I have been working on a few different versions of a bicycle light control circuit which reads in various buttons and sets various outputs accordingly such as headlight, taillight, blinkers, etc.
My current design is based around an ATtiny24 (Datasheet) using the internal oscillator (8MHz), programmed in C using AVR-GCC. I would like to keep external components such as shift registers to a minimum. Resistors are OK since they are cheap and small, and I am using MOSFETs (NTD4960N: Datasheet) to drive the LED banks.
Essentially, what I am looking to do is drive the MOSFETs with a 200Hz PWM signal to control the LED brightness, but limit the duty cycle to 90%. With that in mind, I would only need a pin to be an output for a maximum of 90% of the time. In the remaining 10% of the time, I want to switch the pin to an input to read the state of a button.
I tried a lot of various configurations to allow the MOSFET to stay OFF when it is supposed to be OFF, regardless of input from the button, and this is the best I could come up with:
The supply voltage (VCC) is 5V, so when the button is pressed, about 0.9V is seen at the transistor gate. This is not enough for the transistor to start conducting, but it can be read by the MCU ADC which has been enabled using the internal 1.1V reference.
So the code drives the MOSFET with a 200Hz PWM signal. The duty cycle will vary with the desired LED brightness, but will not be greater than 90%. During the last 10% of the PWM cycle, the I/O pins are set as inputs (internal pullups disabled, digital input buffers disabled) and the ADC is used to read the state of the pin. The 10k resistor keeps the MOSFET off, and if a button is pressed, 0.9V is read by the ADC. This value is still not high enough to turn the MOSFET on, so the LEDs stay off, regardless of the button press.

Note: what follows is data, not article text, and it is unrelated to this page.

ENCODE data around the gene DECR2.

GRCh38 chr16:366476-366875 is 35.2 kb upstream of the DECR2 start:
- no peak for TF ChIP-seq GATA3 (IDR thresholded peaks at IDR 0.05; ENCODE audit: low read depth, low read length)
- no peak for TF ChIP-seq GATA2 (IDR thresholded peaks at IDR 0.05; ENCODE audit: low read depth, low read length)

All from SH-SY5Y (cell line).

Since the ADC is turned off and on, I discard the first reading and keep the second. This is done in plenty of time before the pin needs to be reset as an output to start the next PWM cycle. Since I am reading multiple buttons, I only read one each duty cycle, then update the ADC multiplxer to read the next button at the end of the next duty cycle - hence, each button is read once every [(# of buttons) * (200Hz)^-1]. The PWM and button reads are handled entirely by interrupts while MAIN determines what to do with the state of any particular button.
I have built and tested this circuit, and it seems to work perfectly, but I wanted to present the description here with the following questions:
- First, is this a bad idea? If so, then why?
- Is there an obviously better way to do this besides GPIO expanders/shift registers?
I can post some (or all) of the code if you want. I just thought the description might be enough, and I didn't want to make this any longer than it already was.
I should have said this the first time, but the MCU supply voltage (VCC) is 5V, the battery voltage (V_bat) is 12V (could be more like 14 on a fully charged battery), and the total LED current (as in the amount going through the FET) will be close to 2A. The LED bank will consist of numerous parallel strings of 3 series LEDs (white, V_LED = 3.3V) and a series resistor in each string. The pulsed current is around 50mA per string. With 40 or so strings equaling about 2A total.
I have tested and verified my ADC version of the circuit as well as the "digital" version presented by DrFriedParts below with a small current (50mA total), but have not yet tested either circuit with the larger current load.
This is the original project that I am redesigning. When I first built this bike light controller, I was new to microconctollers, so it was more of a learning experience than anything else.